Just after she graduated from medical school, she was raped, and so she went back to school to learn about counseling and gender studies. Now Dr. Melody specializes in treating survivors of child abuse or sexual assault. She belongs to the Sisterhood of Skadi, a social club for tall women. Sometimes she analyzes things too much instead of acting on them.
Uniform: Professional clothes, but she prefers trousers to skirts to allow her long legs a free stride. She also likes low-heeled boots and expressive hats. She wears the Sowilo rune to identify herself as a survivor of sexual violence who is willing to help others.
Qualities: Master (+6) Counselor, Master (+6) Gender Studies Scholar, Expert (+4) Emotional First Aide, Expert (+4) Hat Collector, Expert (+4) Intuition, Good (+2) Basketball Player, Good (+2) Doctor, Good (+2) Poise, Good (+2) Sisterhood of Skadi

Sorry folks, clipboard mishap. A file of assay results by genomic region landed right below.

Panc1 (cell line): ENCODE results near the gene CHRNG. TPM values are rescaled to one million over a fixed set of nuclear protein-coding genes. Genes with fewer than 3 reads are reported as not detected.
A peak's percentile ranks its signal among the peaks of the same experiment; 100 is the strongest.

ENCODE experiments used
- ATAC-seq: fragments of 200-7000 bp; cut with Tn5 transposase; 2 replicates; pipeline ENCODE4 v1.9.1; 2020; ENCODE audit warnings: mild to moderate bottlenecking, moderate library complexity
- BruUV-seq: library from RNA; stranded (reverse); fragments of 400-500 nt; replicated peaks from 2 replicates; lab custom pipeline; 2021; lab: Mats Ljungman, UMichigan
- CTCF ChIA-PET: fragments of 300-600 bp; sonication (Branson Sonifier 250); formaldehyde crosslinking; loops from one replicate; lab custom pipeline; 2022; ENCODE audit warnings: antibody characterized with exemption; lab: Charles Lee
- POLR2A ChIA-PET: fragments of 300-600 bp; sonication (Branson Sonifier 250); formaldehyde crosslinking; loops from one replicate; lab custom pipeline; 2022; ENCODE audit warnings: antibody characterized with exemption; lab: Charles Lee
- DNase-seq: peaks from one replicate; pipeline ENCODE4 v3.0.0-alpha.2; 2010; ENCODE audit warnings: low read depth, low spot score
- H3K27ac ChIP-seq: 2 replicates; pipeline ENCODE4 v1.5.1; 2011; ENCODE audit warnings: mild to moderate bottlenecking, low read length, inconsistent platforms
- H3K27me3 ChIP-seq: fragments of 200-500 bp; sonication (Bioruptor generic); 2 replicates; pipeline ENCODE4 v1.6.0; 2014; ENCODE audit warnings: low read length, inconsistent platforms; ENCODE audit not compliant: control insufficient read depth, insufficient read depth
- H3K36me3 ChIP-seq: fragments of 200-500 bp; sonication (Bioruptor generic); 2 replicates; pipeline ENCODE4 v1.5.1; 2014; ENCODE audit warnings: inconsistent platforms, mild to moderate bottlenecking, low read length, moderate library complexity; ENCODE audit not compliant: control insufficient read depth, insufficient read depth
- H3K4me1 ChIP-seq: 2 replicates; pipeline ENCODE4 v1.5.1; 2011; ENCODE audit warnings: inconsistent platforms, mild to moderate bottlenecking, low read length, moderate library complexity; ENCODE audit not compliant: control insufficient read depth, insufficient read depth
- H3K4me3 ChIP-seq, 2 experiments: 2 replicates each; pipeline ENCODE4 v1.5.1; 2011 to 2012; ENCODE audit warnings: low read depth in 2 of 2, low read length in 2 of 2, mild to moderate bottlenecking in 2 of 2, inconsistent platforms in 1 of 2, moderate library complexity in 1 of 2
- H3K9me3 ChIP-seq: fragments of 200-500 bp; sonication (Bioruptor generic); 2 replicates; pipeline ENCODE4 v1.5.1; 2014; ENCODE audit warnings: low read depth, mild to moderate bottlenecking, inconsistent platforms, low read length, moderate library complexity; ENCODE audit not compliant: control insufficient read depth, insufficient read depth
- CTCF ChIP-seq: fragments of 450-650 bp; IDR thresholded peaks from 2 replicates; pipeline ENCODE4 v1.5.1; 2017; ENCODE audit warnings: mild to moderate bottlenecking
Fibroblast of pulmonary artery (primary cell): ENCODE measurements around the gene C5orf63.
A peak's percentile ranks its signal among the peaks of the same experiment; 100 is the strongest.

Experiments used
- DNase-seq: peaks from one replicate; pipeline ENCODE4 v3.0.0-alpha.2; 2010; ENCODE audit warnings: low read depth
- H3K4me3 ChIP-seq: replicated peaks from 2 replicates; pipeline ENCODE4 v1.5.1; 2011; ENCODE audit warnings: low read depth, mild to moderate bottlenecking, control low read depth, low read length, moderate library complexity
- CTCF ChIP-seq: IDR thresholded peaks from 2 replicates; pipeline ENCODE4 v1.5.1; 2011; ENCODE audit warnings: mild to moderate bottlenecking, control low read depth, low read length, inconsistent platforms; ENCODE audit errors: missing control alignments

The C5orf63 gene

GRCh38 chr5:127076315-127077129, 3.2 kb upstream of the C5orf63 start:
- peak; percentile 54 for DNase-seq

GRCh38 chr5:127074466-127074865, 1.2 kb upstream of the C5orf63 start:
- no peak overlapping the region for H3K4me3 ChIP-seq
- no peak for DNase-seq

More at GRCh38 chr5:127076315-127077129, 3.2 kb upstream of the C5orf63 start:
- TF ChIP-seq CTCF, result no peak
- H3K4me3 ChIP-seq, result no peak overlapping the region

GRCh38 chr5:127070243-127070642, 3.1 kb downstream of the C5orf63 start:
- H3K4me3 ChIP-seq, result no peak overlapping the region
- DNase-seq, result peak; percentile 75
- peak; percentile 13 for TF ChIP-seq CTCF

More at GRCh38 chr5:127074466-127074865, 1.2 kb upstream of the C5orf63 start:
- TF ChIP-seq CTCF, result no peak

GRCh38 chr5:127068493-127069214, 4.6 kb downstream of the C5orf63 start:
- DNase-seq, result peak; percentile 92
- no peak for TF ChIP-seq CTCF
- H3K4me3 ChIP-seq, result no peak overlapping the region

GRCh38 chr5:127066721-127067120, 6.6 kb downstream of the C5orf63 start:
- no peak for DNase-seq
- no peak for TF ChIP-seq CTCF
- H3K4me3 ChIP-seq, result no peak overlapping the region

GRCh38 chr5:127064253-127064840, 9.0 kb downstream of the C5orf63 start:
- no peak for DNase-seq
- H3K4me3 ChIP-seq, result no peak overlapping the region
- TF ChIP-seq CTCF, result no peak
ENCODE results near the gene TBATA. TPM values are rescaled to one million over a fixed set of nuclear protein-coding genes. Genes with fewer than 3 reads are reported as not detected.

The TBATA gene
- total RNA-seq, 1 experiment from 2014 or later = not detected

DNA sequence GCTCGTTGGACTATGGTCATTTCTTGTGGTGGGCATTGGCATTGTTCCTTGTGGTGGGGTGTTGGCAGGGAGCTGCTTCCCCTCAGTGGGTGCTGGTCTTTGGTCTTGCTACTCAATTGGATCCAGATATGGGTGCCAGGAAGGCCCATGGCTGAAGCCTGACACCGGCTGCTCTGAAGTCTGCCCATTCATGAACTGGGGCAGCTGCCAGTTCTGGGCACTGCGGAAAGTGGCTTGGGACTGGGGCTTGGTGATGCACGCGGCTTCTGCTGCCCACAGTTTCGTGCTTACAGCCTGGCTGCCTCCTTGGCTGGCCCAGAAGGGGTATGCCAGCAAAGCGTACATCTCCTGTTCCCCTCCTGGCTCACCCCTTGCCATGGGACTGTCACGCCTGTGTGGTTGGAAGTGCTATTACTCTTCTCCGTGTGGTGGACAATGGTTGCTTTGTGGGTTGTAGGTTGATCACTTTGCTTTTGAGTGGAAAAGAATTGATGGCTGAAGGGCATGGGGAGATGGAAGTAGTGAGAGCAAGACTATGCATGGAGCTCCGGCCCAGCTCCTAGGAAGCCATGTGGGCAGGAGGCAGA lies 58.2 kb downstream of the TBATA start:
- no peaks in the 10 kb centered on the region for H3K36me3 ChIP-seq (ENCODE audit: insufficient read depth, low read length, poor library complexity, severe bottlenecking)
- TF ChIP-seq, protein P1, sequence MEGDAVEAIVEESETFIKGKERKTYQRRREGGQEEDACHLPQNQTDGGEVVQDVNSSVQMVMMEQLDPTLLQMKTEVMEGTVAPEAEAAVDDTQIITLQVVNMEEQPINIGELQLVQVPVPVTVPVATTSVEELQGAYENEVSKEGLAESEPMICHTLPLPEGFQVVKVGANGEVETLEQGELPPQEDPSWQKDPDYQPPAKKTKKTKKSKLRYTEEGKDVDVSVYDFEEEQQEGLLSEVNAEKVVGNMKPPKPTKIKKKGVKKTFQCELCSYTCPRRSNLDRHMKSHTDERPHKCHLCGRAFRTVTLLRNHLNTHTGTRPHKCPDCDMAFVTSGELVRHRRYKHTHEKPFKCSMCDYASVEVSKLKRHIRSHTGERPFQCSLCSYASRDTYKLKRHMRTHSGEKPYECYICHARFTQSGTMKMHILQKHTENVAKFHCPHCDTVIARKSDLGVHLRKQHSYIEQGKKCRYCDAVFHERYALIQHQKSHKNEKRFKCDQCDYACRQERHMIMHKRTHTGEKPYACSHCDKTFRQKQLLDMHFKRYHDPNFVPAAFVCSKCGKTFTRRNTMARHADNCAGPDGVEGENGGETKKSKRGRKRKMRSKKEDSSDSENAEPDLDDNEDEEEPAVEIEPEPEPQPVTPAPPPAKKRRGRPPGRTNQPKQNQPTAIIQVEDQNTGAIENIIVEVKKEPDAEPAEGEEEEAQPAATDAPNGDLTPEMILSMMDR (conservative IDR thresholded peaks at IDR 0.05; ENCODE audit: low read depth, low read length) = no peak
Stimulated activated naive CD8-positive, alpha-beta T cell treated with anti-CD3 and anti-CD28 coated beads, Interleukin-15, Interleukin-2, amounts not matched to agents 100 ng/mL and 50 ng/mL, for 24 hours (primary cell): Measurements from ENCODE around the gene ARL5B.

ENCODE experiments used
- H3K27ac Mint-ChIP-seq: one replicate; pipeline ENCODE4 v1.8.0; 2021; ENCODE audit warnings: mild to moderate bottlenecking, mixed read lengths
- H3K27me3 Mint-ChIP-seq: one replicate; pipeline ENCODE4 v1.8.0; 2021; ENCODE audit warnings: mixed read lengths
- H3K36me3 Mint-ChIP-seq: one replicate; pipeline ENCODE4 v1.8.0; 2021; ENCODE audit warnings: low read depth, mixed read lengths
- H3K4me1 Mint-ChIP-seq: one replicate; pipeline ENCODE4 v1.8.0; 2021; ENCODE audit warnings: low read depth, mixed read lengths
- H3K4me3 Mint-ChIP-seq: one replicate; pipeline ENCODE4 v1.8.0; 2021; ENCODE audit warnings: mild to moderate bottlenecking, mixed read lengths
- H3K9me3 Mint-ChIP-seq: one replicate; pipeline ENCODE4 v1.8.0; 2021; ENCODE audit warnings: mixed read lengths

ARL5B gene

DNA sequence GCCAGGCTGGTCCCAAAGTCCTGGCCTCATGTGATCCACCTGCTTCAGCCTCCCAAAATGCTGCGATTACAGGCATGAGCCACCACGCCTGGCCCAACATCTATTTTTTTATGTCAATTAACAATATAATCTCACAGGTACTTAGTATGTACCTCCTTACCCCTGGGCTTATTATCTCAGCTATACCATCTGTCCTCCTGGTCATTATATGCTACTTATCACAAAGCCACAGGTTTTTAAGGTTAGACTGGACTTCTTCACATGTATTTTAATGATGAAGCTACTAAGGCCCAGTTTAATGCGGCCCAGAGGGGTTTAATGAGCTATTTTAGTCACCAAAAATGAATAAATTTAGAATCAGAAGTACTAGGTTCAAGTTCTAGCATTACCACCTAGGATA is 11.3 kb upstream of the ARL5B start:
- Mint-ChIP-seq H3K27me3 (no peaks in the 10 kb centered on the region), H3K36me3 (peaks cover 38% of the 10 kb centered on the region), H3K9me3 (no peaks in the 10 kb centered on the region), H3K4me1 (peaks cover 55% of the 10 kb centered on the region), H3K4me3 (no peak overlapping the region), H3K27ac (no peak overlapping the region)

Poor (-2) Overthinking

* * *

In Terramagne, survivors of sexual abuse or assault who are willing to help others wear a symbol with the rune Sowilo inside a circle, similar to this but with the rune touching the rim.

Art therapy is useful in counseling, especially for survivors of sexual abuse. It can help reduce trauma symptoms. Here are some art therapy exercises for your collection of coping skills.

This is the fancy hatrack in the office, and the new hat. This guide to hat styles includes the cartwheel type.

Here is Hadyn's blouse.

Hannah's family traditions include giving a new privilege and new responsibility on birthdays. This is much more common in T-America than here.

Kids can cook, and it helps to have suitable recipes for them. Here are some online examples. Check out Baking Around the World.

Girls typically become interested in makeup as preteens, but often overdo it. There are tips for tween makeup and the natural look. A matte coat and nude nail polish look subtle. (Bear in mind that some nude makeup is transparent, while other types match different skin tones, so "nude" could be nearly clear or any shade from ivory to dark chocolate.) Matte lip balm and subtle colors of lip gloss are also available.
Tags: cyberfunded creativity, fantasy, fishbowl, gender studies, poem, poetry, reading, weblit, writing